Herb Drinkwater's name is closer to becoming a part of the mountains he loved.
One of the highest points in Scottsdale's McDowell Mountains will become Drinkwater's Peak, in honor of the late mayor, if the city's McDowell Sonoran Preserve Commission gets its way.
The peak is one of more than a dozen natural landscape features in the preserve for which commission members agreed this week to seek officially sanctioned names.
The commission expects to have an application to the Arizona State Board on Geographic and Historic Names ready for the City Council's review in August, on or about the date of Drinkwater's birthday.
Drinkwater was on the City Council for eight years before serving as mayor from 1980 to 1996. He died in December 1997 at age 61 after a bout with cancer.
The state requires a five-year waiting period after a person's death before it will consider naming geographic features to memorialize an individual.
“He loved the McDowell Mountains. . . . That would be an awesome tribute,’’ said Drinkwater's daughter, Jamie Drinkwater Buchanan.
“I think he would be overwhelmed. He would feel very humble but pleased to see how the preserve (is growing),’’ she said.
Herb Drinkwater is buried at Paradise Memorial Gardens near Shea Boulevard and Pima Road, a site with a panoramic view of the McDowells.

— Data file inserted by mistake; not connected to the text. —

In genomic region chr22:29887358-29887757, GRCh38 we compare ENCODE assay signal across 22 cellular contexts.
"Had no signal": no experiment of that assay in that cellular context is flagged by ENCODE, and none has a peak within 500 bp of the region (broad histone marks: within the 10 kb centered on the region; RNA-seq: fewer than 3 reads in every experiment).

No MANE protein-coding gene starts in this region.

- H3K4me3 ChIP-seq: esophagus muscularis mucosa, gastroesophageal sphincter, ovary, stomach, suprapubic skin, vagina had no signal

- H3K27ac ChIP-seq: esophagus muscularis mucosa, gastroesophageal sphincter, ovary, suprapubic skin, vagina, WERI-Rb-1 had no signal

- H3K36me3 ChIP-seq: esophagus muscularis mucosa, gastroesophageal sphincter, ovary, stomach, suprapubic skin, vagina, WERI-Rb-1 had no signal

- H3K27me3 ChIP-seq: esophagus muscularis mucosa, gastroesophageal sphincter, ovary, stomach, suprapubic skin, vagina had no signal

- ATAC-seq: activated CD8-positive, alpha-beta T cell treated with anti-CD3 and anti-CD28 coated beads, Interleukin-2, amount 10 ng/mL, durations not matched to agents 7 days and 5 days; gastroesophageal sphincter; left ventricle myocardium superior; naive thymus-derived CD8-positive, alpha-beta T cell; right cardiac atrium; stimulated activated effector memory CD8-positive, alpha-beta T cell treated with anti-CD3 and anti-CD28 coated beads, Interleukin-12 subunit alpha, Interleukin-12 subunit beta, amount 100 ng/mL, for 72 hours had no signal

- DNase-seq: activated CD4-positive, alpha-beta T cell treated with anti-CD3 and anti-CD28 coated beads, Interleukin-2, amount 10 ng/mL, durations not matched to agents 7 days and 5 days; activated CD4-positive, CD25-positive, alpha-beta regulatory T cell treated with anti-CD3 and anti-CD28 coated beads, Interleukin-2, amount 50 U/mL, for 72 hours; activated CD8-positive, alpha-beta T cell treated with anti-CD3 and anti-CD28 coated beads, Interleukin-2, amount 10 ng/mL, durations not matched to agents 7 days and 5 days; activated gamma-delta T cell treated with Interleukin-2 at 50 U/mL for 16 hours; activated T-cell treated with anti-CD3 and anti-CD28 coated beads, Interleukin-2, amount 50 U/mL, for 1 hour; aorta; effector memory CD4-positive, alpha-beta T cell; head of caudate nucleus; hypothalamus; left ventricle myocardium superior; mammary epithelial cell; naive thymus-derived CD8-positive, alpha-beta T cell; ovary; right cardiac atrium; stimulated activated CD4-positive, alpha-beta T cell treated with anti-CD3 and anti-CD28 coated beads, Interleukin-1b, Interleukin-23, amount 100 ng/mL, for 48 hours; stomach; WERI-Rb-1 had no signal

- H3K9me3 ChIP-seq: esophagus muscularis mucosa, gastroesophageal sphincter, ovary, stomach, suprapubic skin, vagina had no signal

“He wanted to be (buried) near the mountains,’’ his daughter said.
“It's so appropriate to have Herb's name associated with those mountains,’’ said former City Councilman Robert Pettycrew. “He was one of those who had the vision (for the preserve).’’
“It's a wonderful honor,’’ said Drinkwater's widow, Jackie Drinkwater. “They all worked so hard to make the preserve happen. He'd be excited about what we have now.’’
The McDowells are among almost 15,000 acres preserved as part of a planned 36,000-acre desert open-space system.
The site proposed to bear Drinkwater's name is next to the prominent McDowell Peak, in a part of the mountain range most visible from around the city, the preserve commission's report said.
The commission also wants to have Granite Mountain's name changed to Little Granite Mountain to avoid confusion with the larger and more widely known Granite Mountain in Prescott.
Designations on U.S. Geologic Survey maps will also be sought for various washes, peaks, mountain passes and prominent boulder formations. Among those are Lost Dog Wash, Browns Mountain, Cholla Mountain, Cathedral Rock, Windgate Pass and Tom's Thumb butte.
Having names on official government maps will improve public safety in the preserve by providing location markers for emergency service crews if they're needed for medical rescues or firefighting in the mountains, said commission chairman Darren Smith.
Named features also will be useful landmarks for a trail system the city is developing in the mountains, he said.